Necromunda Terrain, Kill-Team Scenery

Finally, there’s this thing. I’m not exactly sure what it is, or who made it. I got it with a whole lot of other secondhand stuff back in the 1990’s. I suspect that it was originally some homemade terrain that was cast, as it doesn’t have the fine detail of the other pieces I have from the same era, like the various Grendel pieces, or some of the other random bits I have that date back to the same period.

Necromunda Terrain, Kill-Team Scenery

It was also cast in a pretty horrible yellow resin. As you can see, there’s quite a few holes and bubbles on the thing. Some of the black paint I’d spray-primed it with back int he day had even flaked off. It does look very much like a homemade piece, though – cobbled together from various household items in an interesting manner. I think that’s a highlighter pen lid on the side.

Necromunda Terrain, Kill-Team Scenery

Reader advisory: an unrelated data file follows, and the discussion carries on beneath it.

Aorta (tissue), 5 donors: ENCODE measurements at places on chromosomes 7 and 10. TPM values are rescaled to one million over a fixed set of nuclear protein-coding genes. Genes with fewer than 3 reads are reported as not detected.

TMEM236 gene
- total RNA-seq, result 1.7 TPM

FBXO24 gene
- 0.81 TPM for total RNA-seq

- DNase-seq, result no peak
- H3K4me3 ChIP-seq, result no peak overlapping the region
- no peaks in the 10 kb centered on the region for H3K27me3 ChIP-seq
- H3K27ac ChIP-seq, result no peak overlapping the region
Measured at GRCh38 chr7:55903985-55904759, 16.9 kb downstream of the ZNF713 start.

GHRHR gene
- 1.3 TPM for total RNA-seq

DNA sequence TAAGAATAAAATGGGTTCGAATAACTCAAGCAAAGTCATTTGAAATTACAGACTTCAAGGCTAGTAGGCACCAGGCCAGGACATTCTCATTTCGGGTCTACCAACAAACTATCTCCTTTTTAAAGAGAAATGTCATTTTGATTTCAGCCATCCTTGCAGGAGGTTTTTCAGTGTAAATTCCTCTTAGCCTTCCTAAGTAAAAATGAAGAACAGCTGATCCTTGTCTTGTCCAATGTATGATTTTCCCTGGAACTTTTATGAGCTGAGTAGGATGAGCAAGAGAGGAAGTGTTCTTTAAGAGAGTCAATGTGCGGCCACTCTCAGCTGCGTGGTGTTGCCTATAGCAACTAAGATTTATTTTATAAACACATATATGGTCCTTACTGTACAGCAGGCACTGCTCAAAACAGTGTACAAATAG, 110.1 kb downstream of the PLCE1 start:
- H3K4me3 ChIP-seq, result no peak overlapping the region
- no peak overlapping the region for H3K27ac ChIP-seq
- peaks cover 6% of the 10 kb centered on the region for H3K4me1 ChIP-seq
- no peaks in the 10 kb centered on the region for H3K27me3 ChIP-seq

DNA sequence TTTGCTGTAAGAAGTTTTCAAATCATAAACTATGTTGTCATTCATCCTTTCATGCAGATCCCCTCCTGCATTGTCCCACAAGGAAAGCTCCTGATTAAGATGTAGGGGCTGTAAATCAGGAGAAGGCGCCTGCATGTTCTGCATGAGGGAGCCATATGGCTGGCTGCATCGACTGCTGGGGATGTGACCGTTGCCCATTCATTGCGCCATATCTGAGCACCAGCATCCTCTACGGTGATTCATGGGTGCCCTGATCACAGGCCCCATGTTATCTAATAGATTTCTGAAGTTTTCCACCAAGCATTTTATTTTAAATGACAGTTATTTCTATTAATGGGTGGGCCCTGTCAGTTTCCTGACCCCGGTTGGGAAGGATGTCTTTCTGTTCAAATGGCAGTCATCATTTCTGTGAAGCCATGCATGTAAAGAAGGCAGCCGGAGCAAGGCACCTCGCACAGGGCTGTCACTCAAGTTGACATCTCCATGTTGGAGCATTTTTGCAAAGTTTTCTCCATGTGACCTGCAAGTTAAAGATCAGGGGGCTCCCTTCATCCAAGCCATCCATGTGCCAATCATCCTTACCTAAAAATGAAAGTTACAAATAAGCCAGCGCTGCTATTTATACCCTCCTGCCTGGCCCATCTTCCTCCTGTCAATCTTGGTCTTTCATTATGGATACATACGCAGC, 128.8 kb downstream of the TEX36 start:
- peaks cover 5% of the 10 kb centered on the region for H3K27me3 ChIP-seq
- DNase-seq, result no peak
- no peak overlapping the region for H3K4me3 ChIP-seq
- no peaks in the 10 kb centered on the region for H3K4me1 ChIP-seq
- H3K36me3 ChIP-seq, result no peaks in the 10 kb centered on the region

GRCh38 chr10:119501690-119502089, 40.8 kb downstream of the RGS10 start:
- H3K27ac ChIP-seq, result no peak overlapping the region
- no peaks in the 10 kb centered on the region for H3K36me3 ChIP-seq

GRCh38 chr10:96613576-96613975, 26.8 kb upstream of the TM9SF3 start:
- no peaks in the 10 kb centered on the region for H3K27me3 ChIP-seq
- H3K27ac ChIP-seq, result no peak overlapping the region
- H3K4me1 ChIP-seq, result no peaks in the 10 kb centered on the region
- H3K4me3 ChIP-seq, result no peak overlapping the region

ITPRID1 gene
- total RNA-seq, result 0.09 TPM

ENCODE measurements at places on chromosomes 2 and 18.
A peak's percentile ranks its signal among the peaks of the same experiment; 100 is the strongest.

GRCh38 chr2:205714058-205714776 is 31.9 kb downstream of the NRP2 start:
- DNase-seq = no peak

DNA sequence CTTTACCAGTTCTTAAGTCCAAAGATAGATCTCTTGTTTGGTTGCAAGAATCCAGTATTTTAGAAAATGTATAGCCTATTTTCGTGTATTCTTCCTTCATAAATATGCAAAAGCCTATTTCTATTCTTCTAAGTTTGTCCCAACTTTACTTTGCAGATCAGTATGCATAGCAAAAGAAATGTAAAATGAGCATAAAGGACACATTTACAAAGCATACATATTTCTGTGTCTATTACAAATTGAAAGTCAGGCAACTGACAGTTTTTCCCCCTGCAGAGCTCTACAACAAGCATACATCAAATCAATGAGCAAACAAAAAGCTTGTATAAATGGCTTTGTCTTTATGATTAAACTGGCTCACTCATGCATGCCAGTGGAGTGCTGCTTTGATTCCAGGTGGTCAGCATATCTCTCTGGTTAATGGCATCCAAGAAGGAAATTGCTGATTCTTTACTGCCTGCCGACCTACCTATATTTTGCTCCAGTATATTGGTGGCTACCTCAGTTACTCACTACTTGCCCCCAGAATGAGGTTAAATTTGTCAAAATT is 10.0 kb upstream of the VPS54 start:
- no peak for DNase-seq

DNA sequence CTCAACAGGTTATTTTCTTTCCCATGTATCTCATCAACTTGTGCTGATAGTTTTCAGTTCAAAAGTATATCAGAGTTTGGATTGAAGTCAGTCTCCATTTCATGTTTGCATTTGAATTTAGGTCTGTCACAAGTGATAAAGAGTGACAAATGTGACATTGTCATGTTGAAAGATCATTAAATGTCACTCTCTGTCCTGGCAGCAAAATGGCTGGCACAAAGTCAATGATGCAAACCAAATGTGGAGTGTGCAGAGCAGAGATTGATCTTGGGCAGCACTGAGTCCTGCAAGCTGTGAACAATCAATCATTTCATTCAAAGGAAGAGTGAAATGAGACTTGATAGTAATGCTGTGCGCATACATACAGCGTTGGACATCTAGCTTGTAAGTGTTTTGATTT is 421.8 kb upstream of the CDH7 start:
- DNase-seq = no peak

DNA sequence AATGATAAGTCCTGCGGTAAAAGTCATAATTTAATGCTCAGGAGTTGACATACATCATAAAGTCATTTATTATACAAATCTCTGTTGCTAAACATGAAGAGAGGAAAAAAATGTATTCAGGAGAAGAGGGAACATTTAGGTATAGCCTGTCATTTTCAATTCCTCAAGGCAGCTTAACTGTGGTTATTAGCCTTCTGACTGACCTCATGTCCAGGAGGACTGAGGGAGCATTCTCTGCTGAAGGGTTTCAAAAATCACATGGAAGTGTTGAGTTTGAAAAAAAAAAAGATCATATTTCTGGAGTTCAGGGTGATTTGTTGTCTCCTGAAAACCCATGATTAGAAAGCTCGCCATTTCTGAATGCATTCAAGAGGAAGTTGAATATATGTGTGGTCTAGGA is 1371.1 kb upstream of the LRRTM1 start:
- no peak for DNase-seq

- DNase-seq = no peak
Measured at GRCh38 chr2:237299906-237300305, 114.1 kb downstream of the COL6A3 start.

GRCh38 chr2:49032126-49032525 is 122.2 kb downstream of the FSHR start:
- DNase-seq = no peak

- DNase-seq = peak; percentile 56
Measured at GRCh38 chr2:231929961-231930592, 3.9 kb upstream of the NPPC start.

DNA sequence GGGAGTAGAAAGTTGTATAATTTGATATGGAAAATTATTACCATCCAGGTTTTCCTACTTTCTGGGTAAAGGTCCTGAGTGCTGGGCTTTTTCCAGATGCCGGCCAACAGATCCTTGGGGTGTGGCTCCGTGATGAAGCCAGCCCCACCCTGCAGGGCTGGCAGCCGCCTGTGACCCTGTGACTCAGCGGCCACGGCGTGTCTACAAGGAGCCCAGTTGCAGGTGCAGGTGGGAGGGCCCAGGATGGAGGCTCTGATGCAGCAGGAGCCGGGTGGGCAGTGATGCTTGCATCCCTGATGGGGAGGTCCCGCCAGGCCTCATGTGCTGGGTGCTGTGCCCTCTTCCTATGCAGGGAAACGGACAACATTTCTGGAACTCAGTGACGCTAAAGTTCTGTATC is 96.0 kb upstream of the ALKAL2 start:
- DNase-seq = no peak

Anyway, I sprayed it with a beaten dark metal Krylon spray, drybrushed the thing in dark metallics, added my Necromunda Blue around the base, then considered adding some coloured metals and calling it a day – but then I had the bright idea of deciding to use it as an experimental piece for some of my GW scenery that I need to get working on properly. So it was time to break out the Vallejo Model Colour Iraqui Sand and Pale Sand, get chipping with Metal Black and Plate Mail Metal, get rusty with Rust Wash and get dirty and streaky with Dirt Brown Wash. The chipping medium that I added was a complete failure, as you can see. Or can’t see. I guess if I don’t mention it, you won’t know I tried to use it – but then, that’s what experimental pieces are for!